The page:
One of my favorite movies is Lawrence Kasdan’s 1985 western Silverado. The cinematography was breathtaking, the music exquisite, and the ensemble cast was incredible. Two words: John Cleese, in a western. Okay, that’s five words (and a comma), but what’s not to love? My favorite line is part of a conversation between Kevin Kline’s character Paden and the Midnight Star herself, Stella (Linda Hunt, aka Hetty on NCIS:LA). “…The world is what you make of it, friend;” she tells him. “if it doesn’t fit, make alterations…” That’s what I did this past Monday; I made alterations.
Memorial Day (“Decoration Day”, as my grandmothers referred to it) was one of those traditions my family of origin observed with (nearly) religious zeal. My grandparents were born just half a generation after the end of the Civil War, so we knew well what the day was really about but my mother insisted we include everyone, not just those who had died in service to our country. It was about honor, respect, remembrance and family for us.
Each year she lived and died by whether the peonies would be blooming at the right time, agonizing over every rainstorm (or lack thereof) in the weeks leading up to Memorial Day. We would have breakfast, then go out and cut the flowers – peonies in various shades of pink and white, blue irises, “sweetheart” roses. After arranging them in Hi-C cans, she would carefully nestle the bouquets into boxes in the trunk of our car along with a few gallons of extra water, lecture my father about his driving, and off we would go to leave flowers at the various cemeteries where our family members are buried. We always ended the day at my paternal grandmother’s house, along with most of the rest of my dad’s family.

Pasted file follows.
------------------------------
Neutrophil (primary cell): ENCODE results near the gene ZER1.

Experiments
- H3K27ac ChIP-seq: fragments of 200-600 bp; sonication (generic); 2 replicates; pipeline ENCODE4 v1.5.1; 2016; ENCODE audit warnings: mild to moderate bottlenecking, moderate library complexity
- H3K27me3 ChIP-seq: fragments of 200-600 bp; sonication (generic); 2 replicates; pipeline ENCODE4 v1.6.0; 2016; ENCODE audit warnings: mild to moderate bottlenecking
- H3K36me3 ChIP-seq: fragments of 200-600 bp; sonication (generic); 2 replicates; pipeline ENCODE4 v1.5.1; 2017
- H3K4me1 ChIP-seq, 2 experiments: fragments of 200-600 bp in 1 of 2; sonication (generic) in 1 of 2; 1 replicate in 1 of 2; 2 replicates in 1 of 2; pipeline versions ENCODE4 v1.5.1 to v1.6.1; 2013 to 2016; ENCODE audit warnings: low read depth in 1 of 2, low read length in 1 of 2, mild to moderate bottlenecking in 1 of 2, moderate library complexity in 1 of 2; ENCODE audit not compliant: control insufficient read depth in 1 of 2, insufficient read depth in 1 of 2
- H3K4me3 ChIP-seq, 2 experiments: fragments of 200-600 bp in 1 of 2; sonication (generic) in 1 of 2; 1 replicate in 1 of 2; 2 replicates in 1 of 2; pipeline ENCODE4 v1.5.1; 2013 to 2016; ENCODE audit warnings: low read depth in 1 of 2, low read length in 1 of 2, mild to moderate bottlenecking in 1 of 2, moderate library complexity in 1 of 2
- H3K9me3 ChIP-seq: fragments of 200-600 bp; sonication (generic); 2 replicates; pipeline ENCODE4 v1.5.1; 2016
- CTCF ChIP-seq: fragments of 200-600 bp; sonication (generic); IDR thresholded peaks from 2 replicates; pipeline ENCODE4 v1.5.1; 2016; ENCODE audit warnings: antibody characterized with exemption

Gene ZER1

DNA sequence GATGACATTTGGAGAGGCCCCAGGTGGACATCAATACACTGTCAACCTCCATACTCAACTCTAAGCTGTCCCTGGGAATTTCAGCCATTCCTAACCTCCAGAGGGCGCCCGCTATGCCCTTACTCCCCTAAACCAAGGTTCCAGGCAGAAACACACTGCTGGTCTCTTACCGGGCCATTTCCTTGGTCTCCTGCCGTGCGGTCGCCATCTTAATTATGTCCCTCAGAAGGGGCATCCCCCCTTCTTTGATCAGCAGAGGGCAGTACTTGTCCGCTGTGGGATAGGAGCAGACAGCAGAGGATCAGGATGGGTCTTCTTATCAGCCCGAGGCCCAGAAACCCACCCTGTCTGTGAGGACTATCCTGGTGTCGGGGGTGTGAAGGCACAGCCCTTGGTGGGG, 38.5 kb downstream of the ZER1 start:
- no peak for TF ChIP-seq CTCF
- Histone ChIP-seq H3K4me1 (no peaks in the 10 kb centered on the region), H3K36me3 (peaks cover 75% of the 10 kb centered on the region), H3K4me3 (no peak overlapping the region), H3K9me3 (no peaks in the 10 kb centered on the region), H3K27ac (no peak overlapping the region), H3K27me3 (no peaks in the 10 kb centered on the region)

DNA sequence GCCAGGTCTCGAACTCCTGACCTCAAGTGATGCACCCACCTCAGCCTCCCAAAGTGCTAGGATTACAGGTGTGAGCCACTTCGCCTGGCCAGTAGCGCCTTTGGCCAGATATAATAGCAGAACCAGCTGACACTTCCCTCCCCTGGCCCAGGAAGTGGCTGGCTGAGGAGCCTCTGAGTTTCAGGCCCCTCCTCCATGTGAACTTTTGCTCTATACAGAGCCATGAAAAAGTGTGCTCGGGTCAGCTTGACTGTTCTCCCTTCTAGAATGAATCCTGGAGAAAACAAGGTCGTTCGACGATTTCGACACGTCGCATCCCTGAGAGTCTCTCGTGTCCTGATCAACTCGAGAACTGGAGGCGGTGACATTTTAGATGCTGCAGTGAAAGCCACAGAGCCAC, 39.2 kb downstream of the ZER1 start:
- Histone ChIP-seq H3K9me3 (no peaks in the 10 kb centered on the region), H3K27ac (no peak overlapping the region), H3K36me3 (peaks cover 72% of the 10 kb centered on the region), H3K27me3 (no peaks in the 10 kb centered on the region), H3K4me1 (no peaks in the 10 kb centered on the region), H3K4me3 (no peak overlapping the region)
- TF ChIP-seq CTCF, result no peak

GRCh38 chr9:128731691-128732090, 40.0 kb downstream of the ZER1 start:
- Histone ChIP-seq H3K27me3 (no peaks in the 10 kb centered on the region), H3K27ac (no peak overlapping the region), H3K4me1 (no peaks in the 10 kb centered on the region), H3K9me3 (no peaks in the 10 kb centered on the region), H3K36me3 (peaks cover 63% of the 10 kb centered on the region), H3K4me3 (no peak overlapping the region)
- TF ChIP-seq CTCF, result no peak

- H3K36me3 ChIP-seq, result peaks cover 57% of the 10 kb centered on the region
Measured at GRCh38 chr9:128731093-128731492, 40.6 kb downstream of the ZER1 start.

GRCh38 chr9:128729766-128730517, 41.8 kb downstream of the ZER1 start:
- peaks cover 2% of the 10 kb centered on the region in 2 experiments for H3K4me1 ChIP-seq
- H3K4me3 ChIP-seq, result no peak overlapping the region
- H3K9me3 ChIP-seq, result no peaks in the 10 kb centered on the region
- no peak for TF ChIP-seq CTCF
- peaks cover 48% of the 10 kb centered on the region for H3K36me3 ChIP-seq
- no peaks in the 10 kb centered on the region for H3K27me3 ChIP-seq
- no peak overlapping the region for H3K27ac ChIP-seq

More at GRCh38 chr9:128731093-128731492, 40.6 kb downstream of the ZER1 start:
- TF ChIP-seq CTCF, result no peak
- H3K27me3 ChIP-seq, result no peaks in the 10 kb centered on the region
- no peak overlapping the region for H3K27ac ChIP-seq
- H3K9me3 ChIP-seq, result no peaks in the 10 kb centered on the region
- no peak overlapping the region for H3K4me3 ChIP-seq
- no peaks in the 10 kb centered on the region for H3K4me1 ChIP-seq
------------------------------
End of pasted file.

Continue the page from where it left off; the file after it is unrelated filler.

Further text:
Our tradition of observing Memorial Day and the way we always did it shaped who I am today. Visiting the places where the remains of those I’m bound to by birth, genetics, and experience are laid to rest and hearing those family stories told over and over again grounded me, clarified and informed my sense of identity, and nurtured those family connections.
I’ve often turned to traditions and rituals like that for comfort since Bill’s death, and I felt the pull of that on Memorial Day. I wanted to stand on those postage stamps of earth and leave flowers; to intentionally take time to honor; to show respect; to remember. But I’m 1100 miles away now.
Sometimes traditions and rituals can be a solid rock on which to anchor and build our lives; they can provide identity, encouragement and support. Sometimes they become ruts we get stuck in or useless albatrosses dangling around our necks. And there are times when it is no longer possible to continue doing those things we’ve always done, no matter how much we want to. We reach a point where things “no longer fit”, and we have to make alterations. So I did.
I did some “normal Monday” things on Memorial Day this past week – laundry and starting this blog post - so I wasn’t obsessing (too much) over what I wanted to do and couldn’t. And when I did think of all those people whose graves I would have visited had I been in Illinois, I gave thanks for their lives, for all that was good in them, and for all the ways they’ve influenced me.
And as I pondered that throughout the week, it occurred to me that God does this with and for us all the time. The vocabulary is different – Scripture uses terms like salvation, redemption, restoration, new covenant, grace - but God’s Word is basically one long and glorious record of the Holy One ‘making alterations’ when things no longer “fit” or worked, so there was always a means by which we could be in relationship with our Creator, with each other, and with ourselves. (Thanks, Jen!)
What were some of the most important or memorable traditions and rituals when you were growing up? How did those observances shape who you are today?
Are any of those traditions or rituals still part of your life?
Are there places where you’ve had to “make alterations”? To leave behind what you’d always done and create new rituals and traditions? What things had to change and why? What was that like for you?
"...See, I am doing a new thing... I am making a way in the desert and streams in the wasteland." Isaiah 43:19, NIV